By the time Paradox Interactive released one of its titles set in the Majesty universe game setting in 2012 the 4x genre was well established with the Civilization series and its latest iteration Civilization V serving as standard bearers. Warlock: Master of the Arcane takes many traditional elements made popular by these other titles and adds a strong fantasy combat aspect to it. Indeed, saying that Warlock is a ‘fantasy Civ V with more combat’ would be a pretty accurate summary of the game’s overall appearance and performance.
Warlock, despite its similarities, was not meant to be a Civ V clone but rather uses reliable mechanics of 4x play to facilitate its new concepts of fantasy adventure and conquest. Domestic management, particularly in the areas of ideology, policies, and great people are toned down or practically non-existent. The centrality and dynamics of military conquest takes a prominent, almost central role with each faction featuring its own unit and unique building roster and special Lord hero units appearing to add their considerable ability to a faction’s might. Spells also make a significant appearance, providing the only element that could be equated to technology as the spells must be researched before they can be used.
As with many 4x games the storyline is oriented around the characters that represent a faction’s leader, in this case the Great Mages. When selecting a Great Mage the player can view several paragraphs of biography and backstory. This ties into the in-game lore, accessible when clicking on the portraits of units, and to a lesser degree the narrator’s exposition when the player achieves victory. Aside from this there is little story to be found, with most of the in-world immersion coming from interaction with AI Great Mages and the exploring of the uncharted Ardanian landscape. While this does effectively limit the game to one mode in singleplayer and multiplayer this is not a major detriment to the enjoyment of Warlock. Just as in other 4x games the narrative is primarily crafted by the player. Players can even customize or create their own Great Mages by choosing a portrait, name, faction color, race, and starting spells or abilities.
Other prime elements of single player enjoyment stem from exploring Ardania and parallel worlds. With each new game resources, monster lairs, and neutral cities are randomly generated offering new challenges each time a new game is begun, ensuring that each race can be thoroughly tested before the process becomes routine. Sadly the AI is less lacking in staying power with limited diplomatic ability and generally simple (if sometimes effective) defensive tactics. The world’s monsters however form a vastly greater threat, particularly in pursuit of holy sites or rare resources in the parallel worlds.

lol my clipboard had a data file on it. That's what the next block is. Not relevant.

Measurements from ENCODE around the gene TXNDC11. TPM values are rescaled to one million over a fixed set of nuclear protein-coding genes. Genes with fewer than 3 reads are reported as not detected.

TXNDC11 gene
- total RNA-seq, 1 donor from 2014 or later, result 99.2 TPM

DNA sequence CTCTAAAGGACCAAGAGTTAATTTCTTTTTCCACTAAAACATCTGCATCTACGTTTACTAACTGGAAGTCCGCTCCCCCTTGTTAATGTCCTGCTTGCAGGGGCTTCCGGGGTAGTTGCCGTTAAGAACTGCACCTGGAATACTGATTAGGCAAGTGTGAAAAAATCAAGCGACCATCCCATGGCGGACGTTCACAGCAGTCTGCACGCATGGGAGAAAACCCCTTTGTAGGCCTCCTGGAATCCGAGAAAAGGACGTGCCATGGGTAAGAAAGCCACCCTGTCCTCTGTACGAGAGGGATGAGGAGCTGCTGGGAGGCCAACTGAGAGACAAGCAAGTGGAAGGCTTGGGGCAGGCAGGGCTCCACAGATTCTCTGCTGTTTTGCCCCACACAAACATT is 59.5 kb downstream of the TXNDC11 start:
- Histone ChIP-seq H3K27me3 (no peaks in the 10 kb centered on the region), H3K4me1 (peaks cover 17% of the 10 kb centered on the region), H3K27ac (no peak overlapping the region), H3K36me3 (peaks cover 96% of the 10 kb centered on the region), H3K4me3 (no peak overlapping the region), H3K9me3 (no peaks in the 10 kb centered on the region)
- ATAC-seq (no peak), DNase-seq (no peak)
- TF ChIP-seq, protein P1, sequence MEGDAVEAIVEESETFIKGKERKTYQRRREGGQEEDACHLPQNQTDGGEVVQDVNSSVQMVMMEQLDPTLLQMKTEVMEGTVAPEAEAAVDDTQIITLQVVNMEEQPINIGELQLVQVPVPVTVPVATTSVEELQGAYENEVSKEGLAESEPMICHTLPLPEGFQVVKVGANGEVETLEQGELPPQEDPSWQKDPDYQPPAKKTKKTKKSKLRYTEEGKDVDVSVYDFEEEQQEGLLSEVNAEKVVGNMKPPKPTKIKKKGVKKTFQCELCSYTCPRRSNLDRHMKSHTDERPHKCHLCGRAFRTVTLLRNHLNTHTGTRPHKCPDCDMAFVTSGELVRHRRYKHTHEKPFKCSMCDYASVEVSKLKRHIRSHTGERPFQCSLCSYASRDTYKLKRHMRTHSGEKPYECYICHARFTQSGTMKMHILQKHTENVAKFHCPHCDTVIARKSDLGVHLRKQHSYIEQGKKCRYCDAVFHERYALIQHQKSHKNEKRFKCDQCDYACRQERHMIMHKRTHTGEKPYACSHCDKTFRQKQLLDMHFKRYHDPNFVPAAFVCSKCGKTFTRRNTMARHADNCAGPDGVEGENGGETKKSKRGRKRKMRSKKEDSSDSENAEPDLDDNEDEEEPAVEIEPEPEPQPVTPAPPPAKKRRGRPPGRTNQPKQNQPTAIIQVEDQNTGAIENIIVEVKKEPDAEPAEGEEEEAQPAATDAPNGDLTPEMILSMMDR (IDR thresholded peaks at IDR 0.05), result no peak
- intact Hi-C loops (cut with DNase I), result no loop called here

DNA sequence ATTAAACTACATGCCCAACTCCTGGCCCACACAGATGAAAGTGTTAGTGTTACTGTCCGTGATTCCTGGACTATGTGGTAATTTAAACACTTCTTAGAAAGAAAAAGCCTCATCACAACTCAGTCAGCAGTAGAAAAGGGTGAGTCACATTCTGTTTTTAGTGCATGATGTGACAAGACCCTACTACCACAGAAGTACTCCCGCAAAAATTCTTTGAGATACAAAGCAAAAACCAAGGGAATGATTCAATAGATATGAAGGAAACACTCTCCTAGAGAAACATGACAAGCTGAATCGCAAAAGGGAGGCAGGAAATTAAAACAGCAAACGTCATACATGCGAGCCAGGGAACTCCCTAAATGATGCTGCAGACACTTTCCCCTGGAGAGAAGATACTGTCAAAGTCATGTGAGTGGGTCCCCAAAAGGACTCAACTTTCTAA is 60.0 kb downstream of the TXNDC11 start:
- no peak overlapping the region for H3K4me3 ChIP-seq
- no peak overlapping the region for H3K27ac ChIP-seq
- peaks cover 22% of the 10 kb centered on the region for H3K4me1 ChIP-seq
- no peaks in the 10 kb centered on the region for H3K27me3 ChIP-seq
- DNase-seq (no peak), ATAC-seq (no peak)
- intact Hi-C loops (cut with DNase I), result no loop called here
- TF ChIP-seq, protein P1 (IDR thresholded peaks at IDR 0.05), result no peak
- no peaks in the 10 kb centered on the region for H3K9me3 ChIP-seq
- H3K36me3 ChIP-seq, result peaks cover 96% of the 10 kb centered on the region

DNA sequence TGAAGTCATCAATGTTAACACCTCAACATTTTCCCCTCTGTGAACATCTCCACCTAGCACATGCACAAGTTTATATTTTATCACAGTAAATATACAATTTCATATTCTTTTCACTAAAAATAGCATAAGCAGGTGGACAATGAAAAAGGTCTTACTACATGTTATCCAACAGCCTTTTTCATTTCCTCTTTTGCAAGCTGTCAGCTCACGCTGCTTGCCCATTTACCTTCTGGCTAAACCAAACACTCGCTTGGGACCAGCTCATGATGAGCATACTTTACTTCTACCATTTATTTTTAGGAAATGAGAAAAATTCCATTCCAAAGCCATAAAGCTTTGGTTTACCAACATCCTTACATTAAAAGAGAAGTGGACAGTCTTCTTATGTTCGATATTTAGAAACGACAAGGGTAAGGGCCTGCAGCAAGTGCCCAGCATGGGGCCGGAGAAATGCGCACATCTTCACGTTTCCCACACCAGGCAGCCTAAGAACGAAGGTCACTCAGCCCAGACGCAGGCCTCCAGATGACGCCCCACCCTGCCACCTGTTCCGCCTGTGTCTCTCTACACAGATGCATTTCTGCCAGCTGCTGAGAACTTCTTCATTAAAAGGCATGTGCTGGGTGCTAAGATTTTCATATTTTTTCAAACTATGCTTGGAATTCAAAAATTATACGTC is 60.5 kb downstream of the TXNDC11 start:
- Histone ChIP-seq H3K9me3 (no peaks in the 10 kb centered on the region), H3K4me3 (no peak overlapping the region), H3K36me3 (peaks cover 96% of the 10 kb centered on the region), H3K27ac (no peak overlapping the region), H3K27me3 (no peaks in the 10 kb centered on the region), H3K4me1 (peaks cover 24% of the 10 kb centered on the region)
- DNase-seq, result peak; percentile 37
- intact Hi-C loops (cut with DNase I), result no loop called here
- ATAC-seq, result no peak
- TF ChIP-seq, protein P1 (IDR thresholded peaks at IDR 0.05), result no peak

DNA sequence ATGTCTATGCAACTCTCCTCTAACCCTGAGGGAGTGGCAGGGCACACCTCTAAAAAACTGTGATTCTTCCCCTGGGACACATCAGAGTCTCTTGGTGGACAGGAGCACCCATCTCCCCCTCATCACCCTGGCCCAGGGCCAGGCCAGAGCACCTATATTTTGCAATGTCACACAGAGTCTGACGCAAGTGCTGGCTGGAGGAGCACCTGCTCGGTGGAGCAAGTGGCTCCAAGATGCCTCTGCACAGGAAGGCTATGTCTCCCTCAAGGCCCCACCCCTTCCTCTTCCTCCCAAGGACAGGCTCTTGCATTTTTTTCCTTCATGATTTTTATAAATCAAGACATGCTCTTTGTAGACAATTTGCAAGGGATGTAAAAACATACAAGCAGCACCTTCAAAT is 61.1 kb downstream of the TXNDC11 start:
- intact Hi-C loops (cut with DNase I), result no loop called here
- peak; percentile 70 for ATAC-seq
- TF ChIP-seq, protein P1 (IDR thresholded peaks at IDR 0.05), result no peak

Although multiplayer doesn’t exactly bring anything fresh to the experience of Warlock (aside from the obvious benefit of another human) the game is fairly easy on internet requirements. It’s turn-based play is sadly limited to the active player, no simultaneous turns are present, but as a turn-based game with little in the way of In-between-turn processes the game experiences little variance in bandwidth requirement. Unfortunately random crashes can be more common than one would like and frequent saves are recommended. Several patches have ensured that primary functionality are maintained so simply playing the game is unlikely to induce an error, yet with the release of Warlock 2 further multiplayer support is not to be expected.
Warlock: Master of the Arcane for all its flaws is a masterful first step in what could become a very entertaining and endearing series. Warlock 2 (which will be discussed later) follows in its steps with many improvements and gives great credit to everything Warlock served as a proving grounds to develop. Warlock’s games are lively, humorous, and for the most part fairly prompt with a fair amount of customization options for players to explore. Any 4x player, skilled or casual, who wanted to see fantasy and more combat in their Civilization games will be more than satisfied with what Warlock: Master of the Arcane has to offer.